• Practice listening and awareness
• Practice accepting offers and building on them
• Practice focusing and reincorporating.
Participants tell a story in a circle, each participant contributing one sentence at a time.
Time: 20 min
Number of participants: 4-12
Have everyone sit in a circle. Get a name for an original story from the participants. Anyone in the circle may start to tell the story by saying an opening sentence. The person on their left then builds on the opening line by adding the next sentence to the story by starting their sentence with “yes and”. The person on their left then adds the next sentence also starting with “yes and.” Continue the telling of the story, each person starting their sentence with “yes and”, until it comes to a conclusion.
The easiest way to get a name for the story is to first get a name for the main character (ex. Jimmy). Then ask what Jimmy is (ex. a donkey). Then ask what the main character’s biggest challenge is (ex. to win the J&B Met). The name of the story could then be something like: “The day Jimmy won the J&B Med.”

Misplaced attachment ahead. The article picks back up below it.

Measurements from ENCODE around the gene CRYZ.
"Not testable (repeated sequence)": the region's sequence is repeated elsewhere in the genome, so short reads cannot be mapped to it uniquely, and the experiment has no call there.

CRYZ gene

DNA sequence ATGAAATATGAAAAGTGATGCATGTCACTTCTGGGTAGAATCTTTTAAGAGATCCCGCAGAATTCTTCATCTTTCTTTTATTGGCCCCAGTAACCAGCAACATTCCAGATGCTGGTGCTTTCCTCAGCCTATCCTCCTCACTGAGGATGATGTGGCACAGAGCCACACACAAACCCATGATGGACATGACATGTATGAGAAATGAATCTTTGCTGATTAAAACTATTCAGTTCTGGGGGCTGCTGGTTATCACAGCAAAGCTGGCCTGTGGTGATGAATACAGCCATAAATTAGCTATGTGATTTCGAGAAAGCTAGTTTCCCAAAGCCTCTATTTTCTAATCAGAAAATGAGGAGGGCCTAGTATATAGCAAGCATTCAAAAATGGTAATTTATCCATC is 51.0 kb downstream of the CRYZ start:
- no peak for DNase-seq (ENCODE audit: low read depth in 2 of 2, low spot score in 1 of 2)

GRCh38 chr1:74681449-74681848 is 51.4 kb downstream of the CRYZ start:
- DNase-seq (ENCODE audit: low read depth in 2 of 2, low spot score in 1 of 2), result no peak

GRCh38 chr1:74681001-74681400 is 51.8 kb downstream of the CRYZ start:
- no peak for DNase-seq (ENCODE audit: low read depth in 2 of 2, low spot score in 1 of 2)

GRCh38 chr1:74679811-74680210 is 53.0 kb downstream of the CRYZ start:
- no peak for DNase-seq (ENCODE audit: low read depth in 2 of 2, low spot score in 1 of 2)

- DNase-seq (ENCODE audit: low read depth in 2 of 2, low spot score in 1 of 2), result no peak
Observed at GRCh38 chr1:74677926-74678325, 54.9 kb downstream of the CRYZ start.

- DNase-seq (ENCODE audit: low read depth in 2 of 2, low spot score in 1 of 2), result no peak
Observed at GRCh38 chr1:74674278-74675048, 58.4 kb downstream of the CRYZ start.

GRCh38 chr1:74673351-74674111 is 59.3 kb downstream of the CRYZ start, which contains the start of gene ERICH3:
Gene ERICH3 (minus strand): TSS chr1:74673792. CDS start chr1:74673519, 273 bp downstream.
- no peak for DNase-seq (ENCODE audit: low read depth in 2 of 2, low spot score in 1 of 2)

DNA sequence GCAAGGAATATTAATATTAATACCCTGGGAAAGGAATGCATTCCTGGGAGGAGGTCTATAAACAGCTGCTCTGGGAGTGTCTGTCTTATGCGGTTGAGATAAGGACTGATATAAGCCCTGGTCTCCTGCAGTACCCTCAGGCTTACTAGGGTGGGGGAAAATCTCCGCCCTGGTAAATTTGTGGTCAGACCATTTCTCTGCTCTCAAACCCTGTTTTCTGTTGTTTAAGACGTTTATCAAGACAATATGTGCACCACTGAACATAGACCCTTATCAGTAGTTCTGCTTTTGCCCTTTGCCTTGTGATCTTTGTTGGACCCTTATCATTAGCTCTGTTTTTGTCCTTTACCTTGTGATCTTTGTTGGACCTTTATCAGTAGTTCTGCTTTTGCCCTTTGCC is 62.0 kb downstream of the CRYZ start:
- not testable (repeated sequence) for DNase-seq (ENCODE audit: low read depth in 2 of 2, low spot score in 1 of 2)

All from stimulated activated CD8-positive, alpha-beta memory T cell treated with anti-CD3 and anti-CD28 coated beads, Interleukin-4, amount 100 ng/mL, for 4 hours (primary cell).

Often people struggle to get the story to a conclusion. This could be a very interesting observation to debrief. When participants struggle to conclude the story, remind them of the title. For more advanced players you can tell the story without a title.
• What was interesting about this exercise?
• What made it difficult?
• What did you do to make it easier?
• What would you do next time to tell a better story?
• How did the title help or inhibit the story telling?
Variation: One word story
In this variation instead of contributing one sentence at a time the participants only contribute one word at a time.